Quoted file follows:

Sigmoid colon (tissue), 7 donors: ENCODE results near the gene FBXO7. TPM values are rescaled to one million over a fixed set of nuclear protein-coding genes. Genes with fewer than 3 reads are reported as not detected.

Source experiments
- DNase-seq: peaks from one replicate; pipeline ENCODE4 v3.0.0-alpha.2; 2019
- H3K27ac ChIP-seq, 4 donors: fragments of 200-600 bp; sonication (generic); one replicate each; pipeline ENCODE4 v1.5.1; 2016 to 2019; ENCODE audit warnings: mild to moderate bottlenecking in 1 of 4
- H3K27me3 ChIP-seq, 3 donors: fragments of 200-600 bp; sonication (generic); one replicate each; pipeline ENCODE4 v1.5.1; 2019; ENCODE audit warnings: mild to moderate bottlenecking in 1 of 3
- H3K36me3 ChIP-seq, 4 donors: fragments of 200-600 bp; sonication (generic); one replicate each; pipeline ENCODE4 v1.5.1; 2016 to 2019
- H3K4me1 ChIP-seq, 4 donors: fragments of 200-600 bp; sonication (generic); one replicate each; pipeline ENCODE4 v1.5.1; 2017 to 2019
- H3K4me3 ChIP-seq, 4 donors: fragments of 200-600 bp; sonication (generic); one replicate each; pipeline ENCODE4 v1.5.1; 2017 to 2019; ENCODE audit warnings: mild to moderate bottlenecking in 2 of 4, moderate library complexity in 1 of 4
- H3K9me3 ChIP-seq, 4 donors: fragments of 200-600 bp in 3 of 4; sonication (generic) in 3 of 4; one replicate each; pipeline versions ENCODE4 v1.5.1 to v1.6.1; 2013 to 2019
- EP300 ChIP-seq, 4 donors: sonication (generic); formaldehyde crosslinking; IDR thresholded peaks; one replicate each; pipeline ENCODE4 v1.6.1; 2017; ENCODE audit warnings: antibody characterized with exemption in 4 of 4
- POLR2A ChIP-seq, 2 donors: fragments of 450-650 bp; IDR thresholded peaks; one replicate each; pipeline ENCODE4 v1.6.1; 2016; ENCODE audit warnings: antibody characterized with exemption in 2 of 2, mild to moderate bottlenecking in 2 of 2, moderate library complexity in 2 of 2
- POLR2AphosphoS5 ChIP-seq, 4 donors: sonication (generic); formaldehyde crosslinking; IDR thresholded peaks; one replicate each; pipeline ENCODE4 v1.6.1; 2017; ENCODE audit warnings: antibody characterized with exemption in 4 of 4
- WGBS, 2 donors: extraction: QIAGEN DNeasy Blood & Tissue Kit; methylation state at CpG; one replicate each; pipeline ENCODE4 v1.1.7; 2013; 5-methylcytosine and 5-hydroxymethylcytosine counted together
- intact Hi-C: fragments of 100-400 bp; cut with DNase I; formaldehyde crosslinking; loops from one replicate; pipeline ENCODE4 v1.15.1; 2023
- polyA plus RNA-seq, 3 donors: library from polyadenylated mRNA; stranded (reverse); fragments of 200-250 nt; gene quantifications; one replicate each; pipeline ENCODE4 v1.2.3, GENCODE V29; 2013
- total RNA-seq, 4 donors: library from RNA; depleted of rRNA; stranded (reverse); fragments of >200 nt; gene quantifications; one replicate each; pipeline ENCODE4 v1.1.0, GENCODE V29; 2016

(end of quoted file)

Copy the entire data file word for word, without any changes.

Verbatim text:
Sigmoid colon (tissue), 7 donors: ENCODE results near the gene FBXO7. TPM values are rescaled to one million over a fixed set of nuclear protein-coding genes. Genes with fewer than 3 reads are reported as not detected.

Source experiments
- DNase-seq: peaks from one replicate; pipeline ENCODE4 v3.0.0-alpha.2; 2019
- H3K27ac ChIP-seq, 4 donors: fragments of 200-600 bp; sonication (generic); one replicate each; pipeline ENCODE4 v1.5.1; 2016 to 2019; ENCODE audit warnings: mild to moderate bottlenecking in 1 of 4
- H3K27me3 ChIP-seq, 3 donors: fragments of 200-600 bp; sonication (generic); one replicate each; pipeline ENCODE4 v1.5.1; 2019; ENCODE audit warnings: mild to moderate bottlenecking in 1 of 3
- H3K36me3 ChIP-seq, 4 donors: fragments of 200-600 bp; sonication (generic); one replicate each; pipeline ENCODE4 v1.5.1; 2016 to 2019
- H3K4me1 ChIP-seq, 4 donors: fragments of 200-600 bp; sonication (generic); one replicate each; pipeline ENCODE4 v1.5.1; 2017 to 2019
- H3K4me3 ChIP-seq, 4 donors: fragments of 200-600 bp; sonication (generic); one replicate each; pipeline ENCODE4 v1.5.1; 2017 to 2019; ENCODE audit warnings: mild to moderate bottlenecking in 2 of 4, moderate library complexity in 1 of 4
- H3K9me3 ChIP-seq, 4 donors: fragments of 200-600 bp in 3 of 4; sonication (generic) in 3 of 4; one replicate each; pipeline versions ENCODE4 v1.5.1 to v1.6.1; 2013 to 2019
- EP300 ChIP-seq, 4 donors: sonication (generic); formaldehyde crosslinking; IDR thresholded peaks; one replicate each; pipeline ENCODE4 v1.6.1; 2017; ENCODE audit warnings: antibody characterized with exemption in 4 of 4
- POLR2A ChIP-seq, 2 donors: fragments of 450-650 bp; IDR thresholded peaks; one replicate each; pipeline ENCODE4 v1.6.1; 2016; ENCODE audit warnings: antibody characterized with exemption in 2 of 2, mild to moderate bottlenecking in 2 of 2, moderate library complexity in 2 of 2
- POLR2AphosphoS5 ChIP-seq, 4 donors: sonication (generic); formaldehyde crosslinking; IDR thresholded peaks; one replicate each; pipeline ENCODE4 v1.6.1; 2017; ENCODE audit warnings: antibody characterized with exemption in 4 of 4
- WGBS, 2 donors: extraction: QIAGEN DNeasy Blood & Tissue Kit; methylation state at CpG; one replicate each; pipeline ENCODE4 v1.1.7; 2013; 5-methylcytosine and 5-hydroxymethylcytosine counted together
- intact Hi-C: fragments of 100-400 bp; cut with DNase I; formaldehyde crosslinking; loops from one replicate; pipeline ENCODE4 v1.15.1; 2023
- polyA plus RNA-seq, 3 donors: library from polyadenylated mRNA; stranded (reverse); fragments of 200-250 nt; gene quantifications; one replicate each; pipeline ENCODE4 v1.2.3, GENCODE V29; 2013
- total RNA-seq, 4 donors: library from RNA; depleted of rRNA; stranded (reverse); fragments of >200 nt; gene quantifications; one replicate each; pipeline ENCODE4 v1.1.0, GENCODE V29; 2016